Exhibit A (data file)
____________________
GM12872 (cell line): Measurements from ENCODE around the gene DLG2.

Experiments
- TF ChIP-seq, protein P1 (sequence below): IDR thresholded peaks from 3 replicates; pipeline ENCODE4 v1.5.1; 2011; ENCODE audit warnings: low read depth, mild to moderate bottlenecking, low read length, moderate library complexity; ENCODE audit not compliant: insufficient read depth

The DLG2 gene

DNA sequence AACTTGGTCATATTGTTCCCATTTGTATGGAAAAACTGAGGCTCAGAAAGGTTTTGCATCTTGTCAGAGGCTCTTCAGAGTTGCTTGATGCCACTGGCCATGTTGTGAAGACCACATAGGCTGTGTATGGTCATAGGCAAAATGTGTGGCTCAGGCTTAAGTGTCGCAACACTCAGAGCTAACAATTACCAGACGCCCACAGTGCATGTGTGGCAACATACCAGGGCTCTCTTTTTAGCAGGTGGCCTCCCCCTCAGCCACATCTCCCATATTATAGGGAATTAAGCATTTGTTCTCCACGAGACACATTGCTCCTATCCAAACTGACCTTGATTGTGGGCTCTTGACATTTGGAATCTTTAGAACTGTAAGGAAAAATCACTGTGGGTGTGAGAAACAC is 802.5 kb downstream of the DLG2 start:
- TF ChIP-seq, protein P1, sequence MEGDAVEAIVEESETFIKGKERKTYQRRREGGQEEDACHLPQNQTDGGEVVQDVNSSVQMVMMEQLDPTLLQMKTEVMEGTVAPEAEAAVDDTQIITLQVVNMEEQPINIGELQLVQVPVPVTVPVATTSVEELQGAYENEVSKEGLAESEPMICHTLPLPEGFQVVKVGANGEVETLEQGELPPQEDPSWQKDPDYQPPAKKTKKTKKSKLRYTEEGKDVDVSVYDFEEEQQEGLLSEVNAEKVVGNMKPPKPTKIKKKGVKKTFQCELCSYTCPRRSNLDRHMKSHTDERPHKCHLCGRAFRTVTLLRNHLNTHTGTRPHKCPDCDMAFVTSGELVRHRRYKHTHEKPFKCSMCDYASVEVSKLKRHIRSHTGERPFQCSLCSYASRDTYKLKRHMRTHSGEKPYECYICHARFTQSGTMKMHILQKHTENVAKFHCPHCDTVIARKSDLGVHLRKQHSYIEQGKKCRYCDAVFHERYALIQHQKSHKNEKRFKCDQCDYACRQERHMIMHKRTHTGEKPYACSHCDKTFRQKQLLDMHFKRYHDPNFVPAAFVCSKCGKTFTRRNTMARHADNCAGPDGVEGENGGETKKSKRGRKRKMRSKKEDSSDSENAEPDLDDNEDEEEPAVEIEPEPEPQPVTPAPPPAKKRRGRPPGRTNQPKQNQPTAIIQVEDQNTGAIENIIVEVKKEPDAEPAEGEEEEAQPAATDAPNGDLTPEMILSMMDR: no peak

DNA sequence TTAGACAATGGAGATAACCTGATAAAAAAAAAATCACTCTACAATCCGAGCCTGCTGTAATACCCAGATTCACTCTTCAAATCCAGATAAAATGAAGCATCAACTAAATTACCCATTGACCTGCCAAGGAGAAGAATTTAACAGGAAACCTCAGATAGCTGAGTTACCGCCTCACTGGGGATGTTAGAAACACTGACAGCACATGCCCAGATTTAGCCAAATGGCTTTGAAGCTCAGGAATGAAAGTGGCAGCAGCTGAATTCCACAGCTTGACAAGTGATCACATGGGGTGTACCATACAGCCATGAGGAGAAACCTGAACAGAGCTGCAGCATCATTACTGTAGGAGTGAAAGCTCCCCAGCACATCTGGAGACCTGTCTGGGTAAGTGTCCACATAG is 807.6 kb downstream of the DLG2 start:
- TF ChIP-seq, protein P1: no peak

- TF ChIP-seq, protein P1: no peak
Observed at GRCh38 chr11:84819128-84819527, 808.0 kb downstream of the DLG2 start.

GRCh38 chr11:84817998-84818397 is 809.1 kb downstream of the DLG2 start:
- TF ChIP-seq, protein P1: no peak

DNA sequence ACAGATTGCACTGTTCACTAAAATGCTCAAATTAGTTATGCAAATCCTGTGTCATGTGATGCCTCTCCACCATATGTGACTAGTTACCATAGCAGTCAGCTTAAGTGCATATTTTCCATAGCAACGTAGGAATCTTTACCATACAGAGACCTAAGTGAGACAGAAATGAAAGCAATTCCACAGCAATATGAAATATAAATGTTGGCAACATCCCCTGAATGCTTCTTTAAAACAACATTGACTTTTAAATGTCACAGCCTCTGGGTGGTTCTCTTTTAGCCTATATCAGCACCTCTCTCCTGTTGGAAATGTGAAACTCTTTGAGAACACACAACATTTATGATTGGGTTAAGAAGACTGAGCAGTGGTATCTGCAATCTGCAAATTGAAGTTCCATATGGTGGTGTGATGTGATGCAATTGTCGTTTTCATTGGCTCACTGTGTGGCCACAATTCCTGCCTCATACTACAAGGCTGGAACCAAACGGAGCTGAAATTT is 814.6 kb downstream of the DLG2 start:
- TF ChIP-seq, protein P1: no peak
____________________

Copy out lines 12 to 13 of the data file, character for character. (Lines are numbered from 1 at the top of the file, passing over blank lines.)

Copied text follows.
- TF ChIP-seq, protein P1: no peak

DNA sequence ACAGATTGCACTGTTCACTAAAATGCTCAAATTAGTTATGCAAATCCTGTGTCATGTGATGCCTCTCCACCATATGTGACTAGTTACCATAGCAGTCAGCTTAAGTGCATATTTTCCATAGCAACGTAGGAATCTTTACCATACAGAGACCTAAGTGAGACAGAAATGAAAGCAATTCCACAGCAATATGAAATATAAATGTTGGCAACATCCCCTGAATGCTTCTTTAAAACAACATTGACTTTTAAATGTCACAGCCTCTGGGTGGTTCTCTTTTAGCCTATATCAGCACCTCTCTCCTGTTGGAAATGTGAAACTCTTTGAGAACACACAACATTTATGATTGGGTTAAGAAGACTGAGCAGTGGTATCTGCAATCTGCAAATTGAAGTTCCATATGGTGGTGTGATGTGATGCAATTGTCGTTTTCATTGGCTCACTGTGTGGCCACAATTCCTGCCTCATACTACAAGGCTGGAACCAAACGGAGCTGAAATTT is 814.6 kb downstream of the DLG2 start: